Empower contains (at least) one reference to a handshake failure:|1.0|handshake&SessionID=608289137
It actually points to a problemfor integration server 7.1.3 instead of 8.0.1, but it advises the installation of the latest core fix to solve the problem.
Installation of core fix 20 fixes the problem though we do still do not know exactly which part of the client handshake triggered the error.


An incomplete list of sources:
Author: Alexander Verbruggen

Wednesday, February 15, 2012

Invoking stored procedure from DataPower ESB

On a recent project, a few stored procedures had to be exposed as web services.  Actually, the stored procedures already took an XML message as input and returned an XML message as output.

Initial plan was to write some .Net components to expose the stored procedures in the SQL Server 2008 database as web services.  The web services themselves would then be exposed via a DataPower ESB.

But with the DataPower ESB already in place and being capable of directly invoking the stored procedure (see also), the .Net components and underlying Windows servers could be avoided.

A WSDL was created based on the XML input and output messages.  That WSDL was the starting point to create a Web Service Proxy (WSP) on DataPower.  Within a rule of the WSP policy, a Transform step (XSLT) is executed that will invoke the stored procedure using a DataPower specific extension function.

A standard Web Service Proxy will invoke a back-end web service.  The rule of the Web Service Proxy immediately returns - wihout invoking any back-end web service - by setting the variable service/mpgw/skip-backside to 1.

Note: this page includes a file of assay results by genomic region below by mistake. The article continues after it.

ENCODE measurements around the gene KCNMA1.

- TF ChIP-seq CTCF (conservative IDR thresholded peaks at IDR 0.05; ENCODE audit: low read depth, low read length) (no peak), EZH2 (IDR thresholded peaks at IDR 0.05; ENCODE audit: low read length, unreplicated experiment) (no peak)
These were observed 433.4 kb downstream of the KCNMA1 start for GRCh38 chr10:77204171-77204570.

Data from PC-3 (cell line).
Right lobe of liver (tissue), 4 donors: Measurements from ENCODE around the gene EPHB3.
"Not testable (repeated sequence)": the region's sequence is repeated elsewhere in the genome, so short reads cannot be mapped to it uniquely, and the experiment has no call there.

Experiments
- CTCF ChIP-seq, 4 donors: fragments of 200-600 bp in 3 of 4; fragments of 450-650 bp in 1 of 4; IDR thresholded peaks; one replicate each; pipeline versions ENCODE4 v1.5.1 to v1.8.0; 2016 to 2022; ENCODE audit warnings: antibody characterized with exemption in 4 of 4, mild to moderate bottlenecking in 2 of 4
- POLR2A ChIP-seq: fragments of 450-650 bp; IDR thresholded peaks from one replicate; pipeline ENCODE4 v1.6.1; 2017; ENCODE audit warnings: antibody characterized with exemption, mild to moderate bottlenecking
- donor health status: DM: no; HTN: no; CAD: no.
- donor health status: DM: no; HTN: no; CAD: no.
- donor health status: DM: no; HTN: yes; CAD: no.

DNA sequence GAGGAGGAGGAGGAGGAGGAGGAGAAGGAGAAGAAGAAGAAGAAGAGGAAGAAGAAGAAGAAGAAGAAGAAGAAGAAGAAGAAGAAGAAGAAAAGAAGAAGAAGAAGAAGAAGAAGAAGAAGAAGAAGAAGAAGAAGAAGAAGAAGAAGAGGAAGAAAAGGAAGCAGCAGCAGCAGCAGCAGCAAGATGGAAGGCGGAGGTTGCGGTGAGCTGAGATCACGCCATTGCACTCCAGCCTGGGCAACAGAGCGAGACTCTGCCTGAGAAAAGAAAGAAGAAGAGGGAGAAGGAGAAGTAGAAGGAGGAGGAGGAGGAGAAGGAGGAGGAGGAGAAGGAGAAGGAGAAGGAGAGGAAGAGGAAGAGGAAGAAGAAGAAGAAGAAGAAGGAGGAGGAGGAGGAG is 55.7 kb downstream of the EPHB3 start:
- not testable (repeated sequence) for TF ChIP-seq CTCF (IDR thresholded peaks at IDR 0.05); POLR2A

Below the XSLT used to invoke the stored procedure using the dp:sql-execute function.  We obtain the XML part from the soap:Body and pass that on to the stored procedure.  The respone XML is wrapped in a SOAP Envelope.
<?xml version="1.0" encoding="UTF-8"?>
<xsl:stylesheet version="1.0"
  extension-element-prefixes="dp" >
  <xsl:template match="/">
    <xsl:variable name="statement">exec stored_proc ?</xsl:variable>
    <xsl:variable name="result">
      <dp:sql-execute source="'DS_DB'" statement="$statement" >
          <argument name="request_id" type="SQL_XML" mode="INPUT">

              select="./soap:Envelope/soap:Body/xxx:Operation" />
        <xsl:copy-of select="dp:parse($result)" />

Note on the last few lines: the XML response from the stored procedure was contained in a CDATA segment.  With the utility function dp:parse() the XML content within the CDATA could be obtained.

Conclusion: one of the great features of Integration tools (ESB, EAI) is their built-in database connectivity. The database adapter of an ESB allows querying, updating and invoking of stored procedures. Database adapters typically also support polling (staging) tables for new or modified records.

Author: Guy